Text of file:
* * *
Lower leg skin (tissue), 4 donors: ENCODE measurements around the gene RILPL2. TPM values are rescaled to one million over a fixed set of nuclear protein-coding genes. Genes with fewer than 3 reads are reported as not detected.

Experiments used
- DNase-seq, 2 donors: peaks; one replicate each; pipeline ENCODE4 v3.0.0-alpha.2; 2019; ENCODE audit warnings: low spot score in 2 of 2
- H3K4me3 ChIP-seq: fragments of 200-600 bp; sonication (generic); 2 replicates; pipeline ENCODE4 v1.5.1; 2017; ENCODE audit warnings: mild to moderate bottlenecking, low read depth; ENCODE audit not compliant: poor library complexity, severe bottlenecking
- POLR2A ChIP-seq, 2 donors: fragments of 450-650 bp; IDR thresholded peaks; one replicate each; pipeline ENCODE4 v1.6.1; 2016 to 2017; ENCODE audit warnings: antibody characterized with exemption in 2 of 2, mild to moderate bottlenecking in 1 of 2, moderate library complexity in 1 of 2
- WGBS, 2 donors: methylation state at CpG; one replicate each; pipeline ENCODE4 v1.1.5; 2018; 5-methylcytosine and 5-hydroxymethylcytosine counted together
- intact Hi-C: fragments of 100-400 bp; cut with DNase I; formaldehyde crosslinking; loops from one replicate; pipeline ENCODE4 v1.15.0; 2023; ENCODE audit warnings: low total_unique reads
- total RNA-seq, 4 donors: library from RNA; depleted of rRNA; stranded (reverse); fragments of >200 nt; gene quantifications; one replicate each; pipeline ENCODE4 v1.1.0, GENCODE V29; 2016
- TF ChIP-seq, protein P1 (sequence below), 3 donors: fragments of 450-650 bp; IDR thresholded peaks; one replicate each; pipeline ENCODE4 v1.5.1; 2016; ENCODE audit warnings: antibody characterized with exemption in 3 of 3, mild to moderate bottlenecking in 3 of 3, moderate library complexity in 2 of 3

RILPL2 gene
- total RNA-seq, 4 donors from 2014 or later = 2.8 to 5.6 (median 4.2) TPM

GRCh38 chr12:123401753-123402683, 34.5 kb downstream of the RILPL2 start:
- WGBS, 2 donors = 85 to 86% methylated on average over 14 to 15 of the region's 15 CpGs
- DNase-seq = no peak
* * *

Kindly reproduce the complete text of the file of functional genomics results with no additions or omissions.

Lower leg skin (tissue), 4 donors: ENCODE measurements around the gene RILPL2. TPM values are rescaled to one million over a fixed set of nuclear protein-coding genes. Genes with fewer than 3 reads are reported as not detected.

Experiments used
- DNase-seq, 2 donors: peaks; one replicate each; pipeline ENCODE4 v3.0.0-alpha.2; 2019; ENCODE audit warnings: low spot score in 2 of 2
- H3K4me3 ChIP-seq: fragments of 200-600 bp; sonication (generic); 2 replicates; pipeline ENCODE4 v1.5.1; 2017; ENCODE audit warnings: mild to moderate bottlenecking, low read depth; ENCODE audit not compliant: poor library complexity, severe bottlenecking
- POLR2A ChIP-seq, 2 donors: fragments of 450-650 bp; IDR thresholded peaks; one replicate each; pipeline ENCODE4 v1.6.1; 2016 to 2017; ENCODE audit warnings: antibody characterized with exemption in 2 of 2, mild to moderate bottlenecking in 1 of 2, moderate library complexity in 1 of 2
- WGBS, 2 donors: methylation state at CpG; one replicate each; pipeline ENCODE4 v1.1.5; 2018; 5-methylcytosine and 5-hydroxymethylcytosine counted together
- intact Hi-C: fragments of 100-400 bp; cut with DNase I; formaldehyde crosslinking; loops from one replicate; pipeline ENCODE4 v1.15.0; 2023; ENCODE audit warnings: low total_unique reads
- total RNA-seq, 4 donors: library from RNA; depleted of rRNA; stranded (reverse); fragments of >200 nt; gene quantifications; one replicate each; pipeline ENCODE4 v1.1.0, GENCODE V29; 2016
- TF ChIP-seq, protein P1 (sequence below), 3 donors: fragments of 450-650 bp; IDR thresholded peaks; one replicate each; pipeline ENCODE4 v1.5.1; 2016; ENCODE audit warnings: antibody characterized with exemption in 3 of 3, mild to moderate bottlenecking in 3 of 3, moderate library complexity in 2 of 3

RILPL2 gene
- total RNA-seq, 4 donors from 2014 or later = 2.8 to 5.6 (median 4.2) TPM

GRCh38 chr12:123401753-123402683, 34.5 kb downstream of the RILPL2 start:
- WGBS, 2 donors = 85 to 86% methylated on average over 14 to 15 of the region's 15 CpGs
- DNase-seq = no peak